Questions form the most powerful communication recipes because they use the principle of Tension Seeks Relief to produce answers. If you take a moment to think about your subject or goal in communication, then all you need to do is answer the 5 W’s and the H. From those answers you can derive a structure for your talk.
SIX HONEST MEN
I keep six honest serving-men
(They taught me all I knew);
Their names are What and Why and When
And How and Where and Who.
I send them over land and sea,
I send them east and west;
But after they have worked for me,
I give them all a rest.
I let them rest from nine till five,
For I am busy then,
As well as breakfast, lunch, and tea,
For they are hungry men.
But different folk have different views;
I know a person small
She keeps ten million serving-men,
Who get no rest at all!
She sends em abroad on her own affairs,
From the second she opens her eyes
One million Hows, Two million Wheres,
And seven million Whys!
Finally, and very importantly, you don’t have to use all 6 points (but you certainly can if you’d like). Putting together your talk with 3 of the questions (and answers) may be all that is really needed. One thing about The STORY Recipe, you can rest assured that these ARE the questions your audience has in mind, which means you are already on target.
Journalist gravitated to this structure because it is an efficient way to tell the whole story. Anytime you need to relay the story to an audience, this is an excellent Recipe.
The story is important for most situations, but especially when bringing others up to speed on a project, crisis, or celebration. Use it as an overview (introduction or just a quick update), to outline details (great for websites, brochures), and for voice mail (who you are, why you are calling, and when you will be available).
Baseball is a sport of 3’s and 4’s. There are 4 Bases (1st, 2nd, 3rd, and Home). Three strikes and you are out. Three outs and your team’s at bat is over. 4 Balls and you are walked to first base. In this way, baseball becomes an easy picture to recall what you are trying to do with the basics of the Rule of 3’s and 4’s.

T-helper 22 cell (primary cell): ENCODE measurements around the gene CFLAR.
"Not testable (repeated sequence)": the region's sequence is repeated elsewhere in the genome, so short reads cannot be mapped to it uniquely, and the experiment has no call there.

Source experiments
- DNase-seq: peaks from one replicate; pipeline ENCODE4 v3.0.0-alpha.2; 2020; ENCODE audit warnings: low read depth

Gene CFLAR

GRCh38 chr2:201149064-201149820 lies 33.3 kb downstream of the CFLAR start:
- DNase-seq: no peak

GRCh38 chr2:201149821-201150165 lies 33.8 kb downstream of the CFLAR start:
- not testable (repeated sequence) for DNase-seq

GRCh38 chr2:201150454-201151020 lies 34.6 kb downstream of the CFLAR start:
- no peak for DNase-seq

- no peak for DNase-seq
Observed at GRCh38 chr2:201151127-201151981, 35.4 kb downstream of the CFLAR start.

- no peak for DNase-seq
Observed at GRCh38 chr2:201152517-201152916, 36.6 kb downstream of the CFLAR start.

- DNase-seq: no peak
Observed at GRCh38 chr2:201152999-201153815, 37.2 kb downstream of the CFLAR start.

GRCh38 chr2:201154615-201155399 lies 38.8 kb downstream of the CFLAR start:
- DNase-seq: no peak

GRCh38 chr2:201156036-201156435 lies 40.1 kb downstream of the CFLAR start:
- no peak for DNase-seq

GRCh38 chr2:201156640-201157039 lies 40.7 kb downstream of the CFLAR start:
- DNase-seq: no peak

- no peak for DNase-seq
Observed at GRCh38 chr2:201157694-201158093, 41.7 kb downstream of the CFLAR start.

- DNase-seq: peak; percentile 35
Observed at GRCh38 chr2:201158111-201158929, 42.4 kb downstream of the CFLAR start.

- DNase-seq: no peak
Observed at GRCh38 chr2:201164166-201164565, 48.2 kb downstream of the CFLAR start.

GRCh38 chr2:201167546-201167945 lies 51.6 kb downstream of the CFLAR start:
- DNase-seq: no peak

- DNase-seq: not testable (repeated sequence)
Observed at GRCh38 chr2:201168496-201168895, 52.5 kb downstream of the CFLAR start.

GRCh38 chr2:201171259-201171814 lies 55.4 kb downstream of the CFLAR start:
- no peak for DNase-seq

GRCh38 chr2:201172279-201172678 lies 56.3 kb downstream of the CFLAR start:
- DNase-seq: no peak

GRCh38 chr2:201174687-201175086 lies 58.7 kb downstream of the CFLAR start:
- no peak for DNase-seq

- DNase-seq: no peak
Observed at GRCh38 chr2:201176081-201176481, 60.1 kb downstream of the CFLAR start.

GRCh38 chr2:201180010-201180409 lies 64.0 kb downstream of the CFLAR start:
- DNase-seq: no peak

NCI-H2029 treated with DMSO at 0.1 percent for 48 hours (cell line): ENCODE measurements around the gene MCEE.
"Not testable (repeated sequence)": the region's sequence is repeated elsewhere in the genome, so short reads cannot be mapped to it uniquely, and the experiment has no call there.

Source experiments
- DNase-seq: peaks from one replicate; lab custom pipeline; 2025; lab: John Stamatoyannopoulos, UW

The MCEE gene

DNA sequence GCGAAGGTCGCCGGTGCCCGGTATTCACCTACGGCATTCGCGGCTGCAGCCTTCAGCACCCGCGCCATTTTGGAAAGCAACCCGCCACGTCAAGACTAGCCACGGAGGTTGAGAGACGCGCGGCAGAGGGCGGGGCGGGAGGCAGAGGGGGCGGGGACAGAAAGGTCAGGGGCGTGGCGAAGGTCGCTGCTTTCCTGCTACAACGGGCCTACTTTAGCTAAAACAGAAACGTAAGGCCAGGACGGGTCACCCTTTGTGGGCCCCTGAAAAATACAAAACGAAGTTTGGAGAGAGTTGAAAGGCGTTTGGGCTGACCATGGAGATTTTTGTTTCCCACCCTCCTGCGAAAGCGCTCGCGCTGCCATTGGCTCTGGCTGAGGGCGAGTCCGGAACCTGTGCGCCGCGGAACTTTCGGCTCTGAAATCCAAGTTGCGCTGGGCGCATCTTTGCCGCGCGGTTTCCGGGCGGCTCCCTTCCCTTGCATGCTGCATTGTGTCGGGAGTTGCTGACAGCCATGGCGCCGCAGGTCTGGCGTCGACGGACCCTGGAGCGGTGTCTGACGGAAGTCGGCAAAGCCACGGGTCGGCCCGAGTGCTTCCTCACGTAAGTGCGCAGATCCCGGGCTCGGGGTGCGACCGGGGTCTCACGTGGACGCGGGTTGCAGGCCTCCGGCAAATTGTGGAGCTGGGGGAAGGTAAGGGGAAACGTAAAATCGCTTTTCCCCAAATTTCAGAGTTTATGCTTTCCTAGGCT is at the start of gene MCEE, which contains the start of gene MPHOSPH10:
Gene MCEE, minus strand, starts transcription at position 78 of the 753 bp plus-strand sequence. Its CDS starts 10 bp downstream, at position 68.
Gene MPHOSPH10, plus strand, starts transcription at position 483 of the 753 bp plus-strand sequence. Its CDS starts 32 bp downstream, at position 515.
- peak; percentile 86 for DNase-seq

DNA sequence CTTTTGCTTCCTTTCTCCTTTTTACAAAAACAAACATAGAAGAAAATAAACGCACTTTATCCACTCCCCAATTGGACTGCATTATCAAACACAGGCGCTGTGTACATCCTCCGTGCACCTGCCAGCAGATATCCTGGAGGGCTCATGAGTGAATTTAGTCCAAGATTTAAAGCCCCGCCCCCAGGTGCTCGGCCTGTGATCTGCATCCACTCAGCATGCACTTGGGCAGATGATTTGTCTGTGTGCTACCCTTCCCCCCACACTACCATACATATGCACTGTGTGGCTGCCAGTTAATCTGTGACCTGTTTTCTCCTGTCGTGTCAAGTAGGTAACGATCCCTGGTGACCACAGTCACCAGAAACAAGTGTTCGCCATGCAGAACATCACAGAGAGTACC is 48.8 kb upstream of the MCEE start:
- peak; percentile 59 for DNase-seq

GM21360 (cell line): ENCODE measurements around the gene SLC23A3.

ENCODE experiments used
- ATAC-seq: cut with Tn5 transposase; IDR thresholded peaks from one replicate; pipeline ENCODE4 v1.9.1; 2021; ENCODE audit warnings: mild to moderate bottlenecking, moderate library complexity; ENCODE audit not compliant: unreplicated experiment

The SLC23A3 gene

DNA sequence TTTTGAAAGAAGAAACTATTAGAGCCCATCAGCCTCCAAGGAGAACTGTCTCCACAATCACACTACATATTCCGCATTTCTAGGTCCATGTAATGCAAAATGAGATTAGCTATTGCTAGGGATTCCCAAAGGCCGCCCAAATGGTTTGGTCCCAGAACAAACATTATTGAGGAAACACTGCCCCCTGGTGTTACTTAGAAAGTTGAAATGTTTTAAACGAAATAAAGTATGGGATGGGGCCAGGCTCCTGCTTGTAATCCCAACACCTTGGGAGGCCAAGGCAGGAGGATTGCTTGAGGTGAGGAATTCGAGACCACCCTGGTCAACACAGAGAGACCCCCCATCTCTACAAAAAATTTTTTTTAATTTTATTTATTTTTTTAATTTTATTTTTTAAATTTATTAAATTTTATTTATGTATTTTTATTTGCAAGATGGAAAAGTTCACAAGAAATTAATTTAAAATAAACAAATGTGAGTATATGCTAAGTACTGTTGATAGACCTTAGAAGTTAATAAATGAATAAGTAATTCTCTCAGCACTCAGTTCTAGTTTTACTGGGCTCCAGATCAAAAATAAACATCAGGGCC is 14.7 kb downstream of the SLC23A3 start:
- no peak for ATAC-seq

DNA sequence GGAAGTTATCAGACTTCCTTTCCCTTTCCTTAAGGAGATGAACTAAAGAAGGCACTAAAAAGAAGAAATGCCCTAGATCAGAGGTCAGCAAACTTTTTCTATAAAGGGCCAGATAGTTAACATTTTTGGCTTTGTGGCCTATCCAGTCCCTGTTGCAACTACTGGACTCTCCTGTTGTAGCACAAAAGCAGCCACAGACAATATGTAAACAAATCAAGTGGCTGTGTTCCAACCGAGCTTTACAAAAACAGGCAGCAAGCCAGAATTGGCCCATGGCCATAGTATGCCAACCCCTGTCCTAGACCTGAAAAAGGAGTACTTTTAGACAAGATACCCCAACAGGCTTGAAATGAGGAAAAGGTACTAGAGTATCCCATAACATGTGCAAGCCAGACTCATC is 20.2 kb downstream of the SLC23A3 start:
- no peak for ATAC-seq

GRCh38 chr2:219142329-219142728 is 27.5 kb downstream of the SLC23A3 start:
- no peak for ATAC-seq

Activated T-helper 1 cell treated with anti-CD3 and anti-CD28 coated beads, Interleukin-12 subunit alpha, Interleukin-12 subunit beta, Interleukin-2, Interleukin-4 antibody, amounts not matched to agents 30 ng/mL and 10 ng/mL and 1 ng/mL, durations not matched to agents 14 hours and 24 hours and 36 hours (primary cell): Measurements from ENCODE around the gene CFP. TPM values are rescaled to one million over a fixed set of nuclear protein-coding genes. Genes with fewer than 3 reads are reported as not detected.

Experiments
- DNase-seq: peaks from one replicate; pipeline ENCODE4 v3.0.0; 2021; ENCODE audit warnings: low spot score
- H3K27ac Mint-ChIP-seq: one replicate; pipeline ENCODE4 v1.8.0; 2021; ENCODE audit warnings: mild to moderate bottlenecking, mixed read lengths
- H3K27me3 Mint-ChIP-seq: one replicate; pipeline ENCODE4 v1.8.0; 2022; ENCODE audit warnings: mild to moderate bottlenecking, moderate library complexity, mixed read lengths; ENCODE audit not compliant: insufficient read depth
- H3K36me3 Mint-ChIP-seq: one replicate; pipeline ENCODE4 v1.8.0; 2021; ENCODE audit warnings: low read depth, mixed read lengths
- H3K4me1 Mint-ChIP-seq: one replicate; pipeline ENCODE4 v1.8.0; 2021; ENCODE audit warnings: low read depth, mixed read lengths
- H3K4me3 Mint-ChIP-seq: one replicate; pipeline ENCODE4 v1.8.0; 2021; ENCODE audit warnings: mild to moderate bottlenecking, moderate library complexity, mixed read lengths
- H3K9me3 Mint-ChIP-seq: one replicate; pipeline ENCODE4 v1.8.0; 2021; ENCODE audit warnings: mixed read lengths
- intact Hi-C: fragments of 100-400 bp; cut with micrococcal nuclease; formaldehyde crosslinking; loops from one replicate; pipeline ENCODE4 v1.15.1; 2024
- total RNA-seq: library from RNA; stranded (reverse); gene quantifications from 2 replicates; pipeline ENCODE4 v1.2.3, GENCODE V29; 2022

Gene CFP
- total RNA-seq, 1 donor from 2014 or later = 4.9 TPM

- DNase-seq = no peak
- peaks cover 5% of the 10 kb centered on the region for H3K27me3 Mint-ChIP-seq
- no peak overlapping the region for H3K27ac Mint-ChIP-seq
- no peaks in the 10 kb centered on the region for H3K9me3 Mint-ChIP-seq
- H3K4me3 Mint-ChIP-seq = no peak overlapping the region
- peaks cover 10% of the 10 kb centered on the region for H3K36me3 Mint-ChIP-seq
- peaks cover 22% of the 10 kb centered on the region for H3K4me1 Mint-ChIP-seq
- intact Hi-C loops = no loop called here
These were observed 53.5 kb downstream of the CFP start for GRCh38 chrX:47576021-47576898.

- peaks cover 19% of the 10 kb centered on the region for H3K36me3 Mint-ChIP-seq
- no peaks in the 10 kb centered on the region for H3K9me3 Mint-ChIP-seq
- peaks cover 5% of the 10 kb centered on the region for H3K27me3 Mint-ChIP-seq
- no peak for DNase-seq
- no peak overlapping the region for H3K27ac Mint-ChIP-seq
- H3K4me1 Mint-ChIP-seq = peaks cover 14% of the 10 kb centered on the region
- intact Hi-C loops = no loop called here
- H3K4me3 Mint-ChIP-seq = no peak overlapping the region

Again, keep in mind that any topic can be explained in 3 or 4 major parts. Sometimes it is the number of items (4 bases, 3 strikes), sometimes it is the progression (get on base, steal a base, score on a hit) and sometimes it is about the people (first, second and third baseman).
To keep it very simple, think of your Mile Markers as bases (items, reasons, elements) or players (people, their views, how different people see the topic).
Anytime. The BASEBALL Recipe is an easy fallback recipe. If you can’t think of a way to apply other recipes, this one is tried and true. The BASEBALL Recipe is used for clarity, but oftentimes clarity itself can be very persuasive. When you organize your main communication idea with 3 or 4 sub-points, you instantly use the Rule of 3’s & 4’s and can provide Mile Markers for your audience to focus and remember.
The BASEBALL Recipe is especially helpful in giving the impression that you have spent effort and time thinking about the subject. It also is effective at moving people to agreement with you; it presents your view as both “obvious” and so it “makes sense” to others.
And, Baseball has an added advantage, it is an easy picture to recall for your overall structure (CLASSIC FORM). Your talk is about making a home run, which means you’ll need to have a CAPTION and CONTRACT (get a hit), three points (progress from 1st to 3rd), and a final reCAP or conclusion (home plate).